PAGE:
Signs point to success: reducing disaster risks in El Salvador

By Elizabeth Stevens
Fundacion REDES, a key member of the MPGR coalition, helps a village in the Bajo Lempa region fumigate for mosquitos following heavy rains of Hurricane Adrian.

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As the crow flies, the community of San José Costa Rica, El Salvador, isn't far from a smooth, paved road, but reaching the village is extraordinarily difficult. The cobblestone track that leads from the paved highway to the tiny settlement on the shores of Lago de Ilopango winds its way over a mountain and along a narrow ridge before descending to the town. Washouts and steep, treacherous turns along the way make the road barely navigable on a dry, sunny day. Not surprisingly, when hurricanes and earthquakes strike, the community of Costa Rica tends to lose access to the outside world.

On January 13, 2001, a powerful earthquake shook El Salvador. In San José Costa Rica, houses collapsed, many residents suffered broken bones, and a four-year-old girl was killed. The main road was destroyed, so for a time the community was cut off from outside help.

In the aftermath of the 2001 earthquake, Oxfam teamed up with local partner REDES with the goal of helping Costa Rica and many other Salvadoran communities prevent future earthquakes, hurricanes, and other natural events from becoming full-scale disasters.

The REDES program in Costa Rica is grounded in a community emergency committee whose members have taken charge of evacuation, communications, shelter, first aid, and other key tasks. After mapping out the risks and resources of the village, REDES and the committee developed an emergency-response plan designed to ensure that everyone—including those living in hazardous locations and people with limited mobility—could reach safety in the early hours of an emergency. A two-way radio was installed, providing the community with access to the REDES base, which is staffed 24 hours a day to handle emergency communications. REDES trained community members in first aid and other skills that are essential for first responders, and the community held drills to simulate emergencies.

In October of 2005, Hurricane Stan pounded El Salvador and put Costa Rica's preparations to the test. High winds, heavy rains, landslides, and washed-out roads that isolated the village all portended tragedy, yet the town suffered no deaths or serious injuries. At a gathering of the community's emergency committee and Oxfam and REDES staff, we heard about what happened from the people who lived through it.

As quickly as possible after the hurricane struck, Claudia Dalila Sánchez, who headed up the evacuation committee, led her team on a tour of the community. They evacuated people trapped by landslides and caught in other precarious situations, and they monitored the rising waters of Lago de Ilopango. "When the earthquake happened, we didn't know enough," she said. "For Stan, we had better information about how to take people out of danger."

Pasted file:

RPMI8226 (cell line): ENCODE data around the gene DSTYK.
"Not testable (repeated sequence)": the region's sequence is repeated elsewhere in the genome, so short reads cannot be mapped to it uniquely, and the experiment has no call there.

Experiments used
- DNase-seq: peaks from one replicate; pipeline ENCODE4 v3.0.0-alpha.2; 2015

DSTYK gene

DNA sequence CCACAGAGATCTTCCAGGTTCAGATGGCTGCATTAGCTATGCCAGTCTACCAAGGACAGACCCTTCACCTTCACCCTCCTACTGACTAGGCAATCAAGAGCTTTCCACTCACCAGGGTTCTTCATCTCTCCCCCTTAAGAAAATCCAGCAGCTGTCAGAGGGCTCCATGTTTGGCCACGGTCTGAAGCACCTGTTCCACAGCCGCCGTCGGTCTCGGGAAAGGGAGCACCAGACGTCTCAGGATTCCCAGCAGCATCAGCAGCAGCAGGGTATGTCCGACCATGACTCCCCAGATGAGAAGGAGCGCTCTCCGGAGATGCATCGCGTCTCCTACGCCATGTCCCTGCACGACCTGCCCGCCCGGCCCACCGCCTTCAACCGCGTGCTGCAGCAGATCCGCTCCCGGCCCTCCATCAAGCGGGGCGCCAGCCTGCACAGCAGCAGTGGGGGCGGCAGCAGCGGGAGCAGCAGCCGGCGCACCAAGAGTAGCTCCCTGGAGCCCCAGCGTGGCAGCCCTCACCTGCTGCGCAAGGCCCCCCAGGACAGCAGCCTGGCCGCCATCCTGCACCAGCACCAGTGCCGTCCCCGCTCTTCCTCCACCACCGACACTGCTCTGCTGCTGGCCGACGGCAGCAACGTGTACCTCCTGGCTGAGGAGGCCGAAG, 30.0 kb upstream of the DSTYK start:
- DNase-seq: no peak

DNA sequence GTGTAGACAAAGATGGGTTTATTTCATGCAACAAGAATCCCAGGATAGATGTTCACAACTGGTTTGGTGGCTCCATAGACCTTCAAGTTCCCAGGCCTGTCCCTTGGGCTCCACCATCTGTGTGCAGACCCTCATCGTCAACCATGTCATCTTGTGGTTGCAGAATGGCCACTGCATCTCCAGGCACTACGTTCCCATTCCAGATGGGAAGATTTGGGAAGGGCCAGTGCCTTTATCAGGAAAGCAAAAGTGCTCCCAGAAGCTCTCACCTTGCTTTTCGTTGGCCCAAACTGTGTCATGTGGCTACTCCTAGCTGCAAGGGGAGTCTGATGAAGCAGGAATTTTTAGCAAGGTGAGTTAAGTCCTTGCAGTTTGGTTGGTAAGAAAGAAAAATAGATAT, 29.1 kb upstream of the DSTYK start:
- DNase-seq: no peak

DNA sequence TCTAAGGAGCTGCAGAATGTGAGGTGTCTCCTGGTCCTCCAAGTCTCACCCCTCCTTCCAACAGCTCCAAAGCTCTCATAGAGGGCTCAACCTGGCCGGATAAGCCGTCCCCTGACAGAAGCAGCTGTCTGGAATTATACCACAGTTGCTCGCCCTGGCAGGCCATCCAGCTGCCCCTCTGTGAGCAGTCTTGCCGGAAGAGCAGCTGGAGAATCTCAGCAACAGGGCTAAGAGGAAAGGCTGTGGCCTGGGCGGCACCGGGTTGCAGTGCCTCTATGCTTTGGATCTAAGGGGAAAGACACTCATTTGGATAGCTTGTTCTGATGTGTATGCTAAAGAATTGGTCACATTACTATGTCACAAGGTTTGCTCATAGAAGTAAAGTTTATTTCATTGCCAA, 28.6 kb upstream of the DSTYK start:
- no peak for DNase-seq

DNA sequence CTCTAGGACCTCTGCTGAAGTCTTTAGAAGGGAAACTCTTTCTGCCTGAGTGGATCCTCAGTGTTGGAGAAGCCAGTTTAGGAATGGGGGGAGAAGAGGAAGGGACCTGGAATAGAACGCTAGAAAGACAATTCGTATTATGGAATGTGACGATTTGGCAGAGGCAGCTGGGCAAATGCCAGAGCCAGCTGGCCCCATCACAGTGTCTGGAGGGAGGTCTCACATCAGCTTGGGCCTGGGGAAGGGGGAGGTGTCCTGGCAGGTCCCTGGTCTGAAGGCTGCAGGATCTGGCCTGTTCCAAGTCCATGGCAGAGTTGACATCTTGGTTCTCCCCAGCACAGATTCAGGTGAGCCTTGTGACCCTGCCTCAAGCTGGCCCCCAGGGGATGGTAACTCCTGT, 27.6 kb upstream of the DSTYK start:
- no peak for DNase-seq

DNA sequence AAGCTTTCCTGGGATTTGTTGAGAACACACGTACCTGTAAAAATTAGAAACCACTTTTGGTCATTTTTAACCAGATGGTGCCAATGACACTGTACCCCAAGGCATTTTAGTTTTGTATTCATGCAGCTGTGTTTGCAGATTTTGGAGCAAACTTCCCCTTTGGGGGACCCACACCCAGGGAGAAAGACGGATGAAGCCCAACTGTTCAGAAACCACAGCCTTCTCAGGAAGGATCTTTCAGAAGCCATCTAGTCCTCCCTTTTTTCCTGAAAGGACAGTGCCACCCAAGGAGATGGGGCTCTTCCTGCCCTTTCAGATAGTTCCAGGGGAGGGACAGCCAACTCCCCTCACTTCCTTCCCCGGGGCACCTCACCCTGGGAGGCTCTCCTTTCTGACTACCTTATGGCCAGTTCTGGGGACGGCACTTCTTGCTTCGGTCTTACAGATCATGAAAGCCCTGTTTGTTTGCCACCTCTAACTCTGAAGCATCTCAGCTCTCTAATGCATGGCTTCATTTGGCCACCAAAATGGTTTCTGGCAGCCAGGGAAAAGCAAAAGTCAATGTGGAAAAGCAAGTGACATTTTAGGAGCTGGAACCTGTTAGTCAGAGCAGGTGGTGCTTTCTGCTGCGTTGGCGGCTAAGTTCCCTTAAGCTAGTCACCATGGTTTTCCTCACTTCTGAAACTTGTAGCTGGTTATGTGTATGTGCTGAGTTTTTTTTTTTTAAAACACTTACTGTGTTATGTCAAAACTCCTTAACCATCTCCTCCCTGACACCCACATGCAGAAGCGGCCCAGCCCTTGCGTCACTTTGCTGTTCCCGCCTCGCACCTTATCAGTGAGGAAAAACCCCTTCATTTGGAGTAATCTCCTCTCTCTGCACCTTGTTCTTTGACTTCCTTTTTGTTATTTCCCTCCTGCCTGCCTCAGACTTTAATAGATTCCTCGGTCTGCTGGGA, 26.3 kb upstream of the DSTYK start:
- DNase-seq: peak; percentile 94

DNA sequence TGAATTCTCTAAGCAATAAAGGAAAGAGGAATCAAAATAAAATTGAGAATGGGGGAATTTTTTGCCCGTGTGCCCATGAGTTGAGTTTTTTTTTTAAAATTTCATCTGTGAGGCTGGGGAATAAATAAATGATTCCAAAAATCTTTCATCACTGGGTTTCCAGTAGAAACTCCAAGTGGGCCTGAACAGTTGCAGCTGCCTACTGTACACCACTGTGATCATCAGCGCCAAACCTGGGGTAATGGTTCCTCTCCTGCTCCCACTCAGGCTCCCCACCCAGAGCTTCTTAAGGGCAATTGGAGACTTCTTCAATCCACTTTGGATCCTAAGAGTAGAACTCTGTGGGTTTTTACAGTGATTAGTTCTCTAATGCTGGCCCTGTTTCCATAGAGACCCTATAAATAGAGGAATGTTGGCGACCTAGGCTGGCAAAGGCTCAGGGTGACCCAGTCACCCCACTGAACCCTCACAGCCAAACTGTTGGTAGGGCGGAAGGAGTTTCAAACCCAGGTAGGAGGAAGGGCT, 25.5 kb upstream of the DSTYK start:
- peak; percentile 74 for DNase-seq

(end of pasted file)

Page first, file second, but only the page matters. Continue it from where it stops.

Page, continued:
"In both the 2001 earthquake and Hurricane Stan, the roads were destroyed so no vehicles could come in," explained Miguel Martínez, San José Costa Rica's emergency committee coordinator. "But the difference with Stan was that we were organized. After the earthquake, people didn't have the consciousness to help each other, but after Stan, the community was united. We scheduled turns so people could work on the road, and in a short time, we were able to clear it."

Carmen Sosa is a shy woman who waited until all seven of the committee leaders had spoken before telling her story. "During the earthquake, we didn't know what to do. My house fell. My husband was hurt by a roof tile that fell on his head. And since I didn't know what to do, I just cried. I saw all my things destroyed and thought, 'This is it. I don't have anything left.' But since REDES has given us training, we now know what we can do in these cases."

Carmen concluded with a self-assured smile that left us feeling that something about this program—either the new skills she's learned or the knowledge that she no longer has to face emergencies alone—has added a measure of confidence to her life.

Oxfam's partners work in many communities around the country, helping them take charge effectively at times of emergency. But our program goes far beyond teaching the nuts and bolts of emergency response: one of our partners co-authored a law that has created a role for communities in El Salvador's national system of disaster preparedness and response, and which requires for the first time that disaster preparedness be incorporated into development planning.

"We are working to help impoverished communities gain both the skills and the voice in the political process that they need to prevent future emergencies from becoming disasters," says Michael Delaney, Oxfam America's Director of Humanitarian Response. "So far, signs point to success."

Working through REDES and other partners, Oxfam America's disaster risk reduction programs in El Salvador are now reaching an estimated 200,000 people.